Though Donovan is known for site-specific installations, many included at the MCA were constructed for other places; some, however, were customized to exactly fit the galleries in which they are exhibited. “Haze,” for instance, originally done in 2003 and re-created for this show, fills the entire far wall with translucent plastic straws that have been set on end. The effect is remarkable, evocative of an all-over abstraction based on a cloudy sky while also laying out the artist’s interest in taking advantage of light and manipulating it. The conflation of aesthetic sensibilities that Donovan pulls off in “Haze” and many other pieces conjoins conceptualism, abstraction and the landscape. The piece has been created according to a set of instructions and prescribed materials (conceptualism); the stacked straws resolve into an all-over pattern (abstraction); and there’s the evocation of clouds (the landscape).
This powerful combination of aesthetic forces is even more emphatic in the magisterial “Transplanted,” in which a pile of roofing tar-paper sheets that have been roughly torn are arranged on top of a low platform. The piece looks like it could be a topographic map of the landscape or an expressionist non-objective sculpture, its deep black color eating the light. Done in 2001, it was re-created especially for the MCA exhibit. On the surrounding walls, Abrams has hung works on paper from 2008 and 2009, in which Donovan inked up broken shards of glass and put them in a press so that the paper was embossed where it connected with the glass pieces. The results look like bolts of lightning shattering the sky, which reinforces the landscape references suggested by “Transplanted.” The grouping of this installation and the unrelated works on paper is in one of the first spaces you encounter in Fieldwork, and it’s an early showstopper.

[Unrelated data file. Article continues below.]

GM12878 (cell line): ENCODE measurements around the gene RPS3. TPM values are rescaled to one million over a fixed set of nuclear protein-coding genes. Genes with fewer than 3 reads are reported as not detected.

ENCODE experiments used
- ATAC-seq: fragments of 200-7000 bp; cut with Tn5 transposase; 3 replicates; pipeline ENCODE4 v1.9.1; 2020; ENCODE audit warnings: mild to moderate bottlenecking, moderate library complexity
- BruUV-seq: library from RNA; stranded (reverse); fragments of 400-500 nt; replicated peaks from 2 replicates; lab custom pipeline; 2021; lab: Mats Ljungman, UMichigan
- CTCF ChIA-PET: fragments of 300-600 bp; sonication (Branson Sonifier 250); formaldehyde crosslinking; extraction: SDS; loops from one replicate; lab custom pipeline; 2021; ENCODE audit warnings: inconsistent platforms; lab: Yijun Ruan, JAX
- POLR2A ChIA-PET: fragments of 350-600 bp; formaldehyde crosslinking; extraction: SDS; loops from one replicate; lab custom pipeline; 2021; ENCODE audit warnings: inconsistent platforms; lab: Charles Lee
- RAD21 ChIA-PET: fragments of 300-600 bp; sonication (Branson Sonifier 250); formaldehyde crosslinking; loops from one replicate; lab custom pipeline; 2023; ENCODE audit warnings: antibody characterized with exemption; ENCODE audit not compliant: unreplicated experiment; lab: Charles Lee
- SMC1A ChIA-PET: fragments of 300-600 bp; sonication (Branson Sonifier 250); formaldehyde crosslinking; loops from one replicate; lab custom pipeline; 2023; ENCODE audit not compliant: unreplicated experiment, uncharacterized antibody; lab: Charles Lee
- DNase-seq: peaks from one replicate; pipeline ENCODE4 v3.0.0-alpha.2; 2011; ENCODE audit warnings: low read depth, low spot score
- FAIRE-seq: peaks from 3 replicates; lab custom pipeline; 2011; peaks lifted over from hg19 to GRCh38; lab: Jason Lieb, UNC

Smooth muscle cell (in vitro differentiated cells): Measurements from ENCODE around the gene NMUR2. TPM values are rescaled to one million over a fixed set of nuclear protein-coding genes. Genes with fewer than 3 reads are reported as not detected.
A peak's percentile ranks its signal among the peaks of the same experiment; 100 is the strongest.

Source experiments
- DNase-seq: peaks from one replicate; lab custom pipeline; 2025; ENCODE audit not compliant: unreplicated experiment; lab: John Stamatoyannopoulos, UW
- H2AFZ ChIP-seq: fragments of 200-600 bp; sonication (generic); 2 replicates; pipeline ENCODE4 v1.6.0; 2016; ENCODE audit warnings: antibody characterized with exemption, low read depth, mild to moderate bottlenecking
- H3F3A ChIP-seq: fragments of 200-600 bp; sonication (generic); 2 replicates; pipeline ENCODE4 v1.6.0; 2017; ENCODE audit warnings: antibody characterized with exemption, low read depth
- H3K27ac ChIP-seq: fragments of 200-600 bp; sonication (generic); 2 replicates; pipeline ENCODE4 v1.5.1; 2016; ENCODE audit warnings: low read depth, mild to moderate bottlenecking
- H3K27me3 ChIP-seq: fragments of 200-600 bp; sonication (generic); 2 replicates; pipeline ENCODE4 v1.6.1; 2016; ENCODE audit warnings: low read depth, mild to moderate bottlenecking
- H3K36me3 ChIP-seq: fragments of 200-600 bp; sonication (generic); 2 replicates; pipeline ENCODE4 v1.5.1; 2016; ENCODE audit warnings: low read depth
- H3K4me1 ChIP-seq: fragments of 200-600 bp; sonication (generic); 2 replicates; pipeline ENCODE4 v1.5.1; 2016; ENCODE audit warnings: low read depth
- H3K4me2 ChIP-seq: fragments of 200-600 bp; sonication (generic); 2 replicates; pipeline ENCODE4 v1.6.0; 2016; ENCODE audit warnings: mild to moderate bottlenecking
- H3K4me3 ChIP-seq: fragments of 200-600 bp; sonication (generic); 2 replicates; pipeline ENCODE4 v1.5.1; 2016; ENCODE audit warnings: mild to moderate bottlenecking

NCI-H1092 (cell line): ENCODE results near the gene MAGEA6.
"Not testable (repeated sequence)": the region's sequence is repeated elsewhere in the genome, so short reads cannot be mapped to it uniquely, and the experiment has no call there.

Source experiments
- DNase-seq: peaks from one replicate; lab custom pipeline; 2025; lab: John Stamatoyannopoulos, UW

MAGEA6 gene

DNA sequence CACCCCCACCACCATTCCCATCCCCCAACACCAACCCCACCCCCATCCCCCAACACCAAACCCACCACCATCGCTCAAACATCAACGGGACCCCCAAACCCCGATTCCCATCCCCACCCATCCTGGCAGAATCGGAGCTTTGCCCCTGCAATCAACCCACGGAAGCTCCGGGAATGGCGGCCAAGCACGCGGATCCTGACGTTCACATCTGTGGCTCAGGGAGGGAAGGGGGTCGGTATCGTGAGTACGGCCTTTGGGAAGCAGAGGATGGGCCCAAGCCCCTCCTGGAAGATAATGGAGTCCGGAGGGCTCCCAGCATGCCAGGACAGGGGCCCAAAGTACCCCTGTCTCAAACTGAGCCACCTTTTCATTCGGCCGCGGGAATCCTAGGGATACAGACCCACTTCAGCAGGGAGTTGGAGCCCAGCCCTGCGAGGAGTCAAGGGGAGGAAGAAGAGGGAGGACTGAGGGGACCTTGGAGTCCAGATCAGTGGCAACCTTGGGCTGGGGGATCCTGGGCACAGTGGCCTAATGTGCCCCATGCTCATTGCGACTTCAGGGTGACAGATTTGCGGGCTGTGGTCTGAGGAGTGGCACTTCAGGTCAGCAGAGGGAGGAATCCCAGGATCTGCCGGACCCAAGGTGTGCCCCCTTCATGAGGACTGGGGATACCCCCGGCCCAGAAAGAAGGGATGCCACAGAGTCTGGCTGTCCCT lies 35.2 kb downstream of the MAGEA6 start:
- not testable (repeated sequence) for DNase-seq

A number of the pieces — including the untitled mountain range originally created in 2014 and rebuilt for this show, where it’s crammed claustrophobically into a little gallery on the ground floor, and the second-floor gallery worth of formalist abstractions created last year and earlier this year — have all been made with styrene notecards. For the soaring stalagmites, Donovan subverts the rectilinearity of the cards by laying each one so that it is slightly off from the one below it. For the wall pieces, the styrene notecards are lined up on edge to convey non-objective compositions, most of them geometric. Donovan lays in the plastic cards so that there are areas of white where the card ends are, and grayish shadow tones where there are gaps between the cards. Using this dialogue of light and shadow, she suggests shapes and lays out patterns.